Food supply chain and logistics operators have warned of the knock-on effects of the rise in inflationary pressures, which have “wiped” transport margins and forced them to reduce trading days.The rise in fuel and energy costs has taken such a toll on supply chain companies that they had taken extreme measures – such as cutting lines or reducing the number of trading hours or days, according to The Grocer.
RHA’s Paul Mummery told them “spiralling fuel and energy costs” were taking a “massive” toll on hauliers, many of whom were already operating on “paper-thin margins. These rises are unsustainable for many if they can’t pass them on,” he said.
“This is why we’re calling on ministers to announce a minimum 15 pence per litre fuel duty rebate for transport operators to reduce the cost of moving goods and ease inflation.”
Margins wiped outRHA member Oakland International – which provides retail distribution into UK and Ireland retailer depots for chilled and selected ambient products – said its fuel costs had risen by over 20% in recent months, which has “effectively more than wiped out any margin made on transport operations”.
Their energy-intensive operations have seen energy costs doubling in just eight months, which has had “a major impact on margins” as well, it said.
“We have invested heavily in renewables, which has helped marginally this year and we have agreed to more than double our solar PV energy production in 2023 to head off at least some of the further increases expected over the winter and into spring,” said CEO Dean Attwell.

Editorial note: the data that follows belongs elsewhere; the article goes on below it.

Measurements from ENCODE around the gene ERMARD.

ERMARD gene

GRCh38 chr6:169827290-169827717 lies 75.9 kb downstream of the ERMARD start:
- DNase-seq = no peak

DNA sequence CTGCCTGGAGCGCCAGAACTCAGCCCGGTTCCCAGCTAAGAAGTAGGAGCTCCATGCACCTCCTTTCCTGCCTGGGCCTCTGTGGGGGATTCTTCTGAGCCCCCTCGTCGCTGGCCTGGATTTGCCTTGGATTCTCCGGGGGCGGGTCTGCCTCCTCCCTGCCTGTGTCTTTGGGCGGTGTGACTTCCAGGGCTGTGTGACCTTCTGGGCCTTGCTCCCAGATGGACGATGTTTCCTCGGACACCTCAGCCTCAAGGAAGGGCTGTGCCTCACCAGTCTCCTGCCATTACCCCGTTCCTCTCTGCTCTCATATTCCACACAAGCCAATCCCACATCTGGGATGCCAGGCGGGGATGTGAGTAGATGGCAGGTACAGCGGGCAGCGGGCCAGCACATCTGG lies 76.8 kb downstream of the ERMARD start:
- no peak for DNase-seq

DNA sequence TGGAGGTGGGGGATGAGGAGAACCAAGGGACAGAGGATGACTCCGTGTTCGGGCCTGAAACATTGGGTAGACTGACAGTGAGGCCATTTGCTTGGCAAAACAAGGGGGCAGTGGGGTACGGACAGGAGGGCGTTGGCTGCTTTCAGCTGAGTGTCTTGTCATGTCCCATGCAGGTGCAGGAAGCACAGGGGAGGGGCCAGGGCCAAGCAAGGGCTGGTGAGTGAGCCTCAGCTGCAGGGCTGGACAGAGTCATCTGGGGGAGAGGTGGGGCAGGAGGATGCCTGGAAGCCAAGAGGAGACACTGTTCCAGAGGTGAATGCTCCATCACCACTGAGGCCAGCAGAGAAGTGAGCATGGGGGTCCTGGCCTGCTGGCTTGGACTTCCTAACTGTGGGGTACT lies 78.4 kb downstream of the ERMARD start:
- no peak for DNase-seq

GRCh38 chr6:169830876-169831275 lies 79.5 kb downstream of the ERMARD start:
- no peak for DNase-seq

“We feel that there is going to have to be an electricity cost escalator mechanism applied to our sector in the same way as there is a fuel escalator for transport.”
The Office for National Statistics reported that foodservice operators were more likely than any other industry to cut trading by at least two days a week to reduce energy costs.
They were also the most likely to plan to reduce trading hours, even if still operating for the same number of days.
Both the RHA and the British Frozen Food Federation have called on the government to extend the energy support being given to food businesses beyond the end of March.
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